I've made a decision. I'm joining the ranks of assorted politicians, celebrities, CEOs, athletes and disgraced owners of professional basketball teams on what has become the perpetual apology tour. I want to apologize to Nebraska.
Like, I suspect, many Americans, I've dismissed the state as being stuck somewhere in the middle of the country — flat, drab and colorless, known only for its corn and its Cornhuskers, a perennial college football power.
Despite this, when the invitation to follow the Oregon Trail across the Great Plains of Western Nebraska arrived, I immediately accepted. If there's one thing that fascinates me, it's anything to do with the Wild West.
On the drive from Denver International Airport, I saw pretty much what I expected — brown, dusty, flat fields — and this was eastern Colorado. How much browner, dustier and flatter would it be in Nebraska?
However, a funny thing happened when we crossed the state line. Almost immediately, brown changed to green (I later discovered that the lush green color was the result of especially heavy spring rains), and the flat plains started to be peppered with grotesque rock formations, canyons, buttes, mesas and hills. It looked like a location set for the western movies I love so much.
A Wild West secret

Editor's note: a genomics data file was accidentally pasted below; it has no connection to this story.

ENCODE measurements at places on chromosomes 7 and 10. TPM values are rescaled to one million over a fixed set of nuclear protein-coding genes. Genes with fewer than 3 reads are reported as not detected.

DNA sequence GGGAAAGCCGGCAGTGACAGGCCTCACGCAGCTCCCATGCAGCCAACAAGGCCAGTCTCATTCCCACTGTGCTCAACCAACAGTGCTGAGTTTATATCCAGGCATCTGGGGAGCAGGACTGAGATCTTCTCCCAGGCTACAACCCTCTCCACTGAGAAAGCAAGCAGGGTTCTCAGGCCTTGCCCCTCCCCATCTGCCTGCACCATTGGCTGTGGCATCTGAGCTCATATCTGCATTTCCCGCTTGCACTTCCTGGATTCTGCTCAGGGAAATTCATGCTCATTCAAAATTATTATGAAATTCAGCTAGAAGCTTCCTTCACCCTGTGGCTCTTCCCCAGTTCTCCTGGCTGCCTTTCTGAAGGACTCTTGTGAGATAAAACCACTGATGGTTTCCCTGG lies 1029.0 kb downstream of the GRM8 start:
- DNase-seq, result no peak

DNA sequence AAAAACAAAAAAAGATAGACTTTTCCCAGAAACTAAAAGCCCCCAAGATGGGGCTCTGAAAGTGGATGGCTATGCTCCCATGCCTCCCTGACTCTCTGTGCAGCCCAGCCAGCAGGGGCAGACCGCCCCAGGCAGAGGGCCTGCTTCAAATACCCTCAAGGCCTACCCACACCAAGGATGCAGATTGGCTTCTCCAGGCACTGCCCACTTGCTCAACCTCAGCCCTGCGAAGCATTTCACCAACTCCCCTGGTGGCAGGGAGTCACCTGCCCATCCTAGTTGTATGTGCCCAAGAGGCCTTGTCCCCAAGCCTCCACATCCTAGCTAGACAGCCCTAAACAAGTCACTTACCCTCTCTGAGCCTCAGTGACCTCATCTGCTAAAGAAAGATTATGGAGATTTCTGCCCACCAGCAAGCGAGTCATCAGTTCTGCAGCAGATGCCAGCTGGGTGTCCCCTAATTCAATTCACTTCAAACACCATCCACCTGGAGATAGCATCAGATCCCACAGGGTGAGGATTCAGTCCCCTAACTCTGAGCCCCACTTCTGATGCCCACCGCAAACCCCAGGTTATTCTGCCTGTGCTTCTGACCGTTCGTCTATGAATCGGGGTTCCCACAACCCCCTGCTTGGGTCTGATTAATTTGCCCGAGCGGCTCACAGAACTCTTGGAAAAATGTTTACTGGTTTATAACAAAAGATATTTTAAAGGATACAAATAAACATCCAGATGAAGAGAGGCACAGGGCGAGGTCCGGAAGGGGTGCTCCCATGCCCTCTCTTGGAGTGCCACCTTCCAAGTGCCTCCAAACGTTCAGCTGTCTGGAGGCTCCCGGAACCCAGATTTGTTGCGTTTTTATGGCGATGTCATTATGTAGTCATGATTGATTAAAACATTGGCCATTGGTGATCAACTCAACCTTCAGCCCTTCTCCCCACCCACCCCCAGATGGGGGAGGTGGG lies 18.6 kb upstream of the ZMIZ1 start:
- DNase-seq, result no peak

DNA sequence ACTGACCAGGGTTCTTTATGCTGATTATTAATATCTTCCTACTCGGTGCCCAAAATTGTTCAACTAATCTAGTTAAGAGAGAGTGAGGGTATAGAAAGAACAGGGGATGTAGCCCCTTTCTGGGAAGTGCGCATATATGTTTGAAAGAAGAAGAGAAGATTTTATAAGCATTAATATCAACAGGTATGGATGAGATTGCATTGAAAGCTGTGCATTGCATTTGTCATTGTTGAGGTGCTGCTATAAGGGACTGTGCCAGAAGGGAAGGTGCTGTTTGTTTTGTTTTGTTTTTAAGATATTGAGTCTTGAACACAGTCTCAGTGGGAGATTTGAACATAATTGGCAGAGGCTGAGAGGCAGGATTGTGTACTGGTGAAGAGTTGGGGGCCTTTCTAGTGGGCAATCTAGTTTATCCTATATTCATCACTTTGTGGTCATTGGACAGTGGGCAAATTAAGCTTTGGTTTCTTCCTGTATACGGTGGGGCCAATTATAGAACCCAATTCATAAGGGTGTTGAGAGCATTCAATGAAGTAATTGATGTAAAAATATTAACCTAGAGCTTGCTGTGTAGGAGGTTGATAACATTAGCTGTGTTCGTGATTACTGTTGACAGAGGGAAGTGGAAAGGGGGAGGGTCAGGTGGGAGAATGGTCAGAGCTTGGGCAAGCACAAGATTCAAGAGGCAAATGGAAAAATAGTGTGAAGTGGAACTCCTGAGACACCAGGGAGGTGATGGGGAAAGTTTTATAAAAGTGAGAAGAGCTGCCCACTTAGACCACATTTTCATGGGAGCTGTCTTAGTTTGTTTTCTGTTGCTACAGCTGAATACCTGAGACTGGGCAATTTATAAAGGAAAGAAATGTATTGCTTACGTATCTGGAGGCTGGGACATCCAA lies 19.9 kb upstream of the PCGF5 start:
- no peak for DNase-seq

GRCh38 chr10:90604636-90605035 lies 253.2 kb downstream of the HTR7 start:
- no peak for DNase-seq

Sidney, Neb., might look like a sleepy small town today, but in its heyday, it equaled Dodge City and Deadwood for notoriety. Founded in 1867 and named for Sidney Dillon, an attorney for the Union Pacific Railroad, it started as a fort to protect railroad workers from the threat of Indian attack.
In addition to the railroad, Sidney was the southern terminus of a stagecoach route serving nearby Fort Robinson and Red Cloud, and Spotted Tail Indian Agencies, and South Dakota's Black Hills, where gold had been discovered. Because it also was a stop on the Pony Express route from St. Joseph, Mo., to Sacramento, Calif., Sidney quickly became a frontier boom town.
There were more saloons and brothels than churches, and for every settler looking to make an honest living, there were 10 card sharps, con men, gunslingers and gold prospectors.
So why is Sidney the wildest Western town I never heard of? I asked city manager Gary Person.
"Sidney was truly as wild as any town in the west," Person said, referring me to a book on the town's history, Lynchings, Legends and Lawlessness.
"It didn't survive Hollywood's idea of the Old West," he said. "It just wasn't as dramatic to tell someone to get out of Sidney as to get out of Dodge."
Today, the most visible reminder of Sidney's colorful past is the Pony Express Monument. A bronze statue of a horse and rider dominates a plaza surrounded by plaques and flags of each of the eight states where the Pony Express operated.
The drive from Sidney to Crawford will allow for several interesting historical sites and one modern attraction that will have you shaking your head in disbelief. Stop first in Ogallala, one of the earliest towns on the Union Pacific route, to visit Boot Hill. Another bronze statue of a cowboy and his mount presides over a hillside cemetery where markers indicate graves of outlaws and law-abiding citizens alike.
"Rattlesnake" Ed Worley, who ended up on the wrong end of a gun barrel during a gambling quarrel at Tucker's Saloon, is buried here, but so is Birdie Smith, a 14-year-old girl who died of typhoid fever, proving that one didn't have to live by the gun to earn a spot in Boot Hill.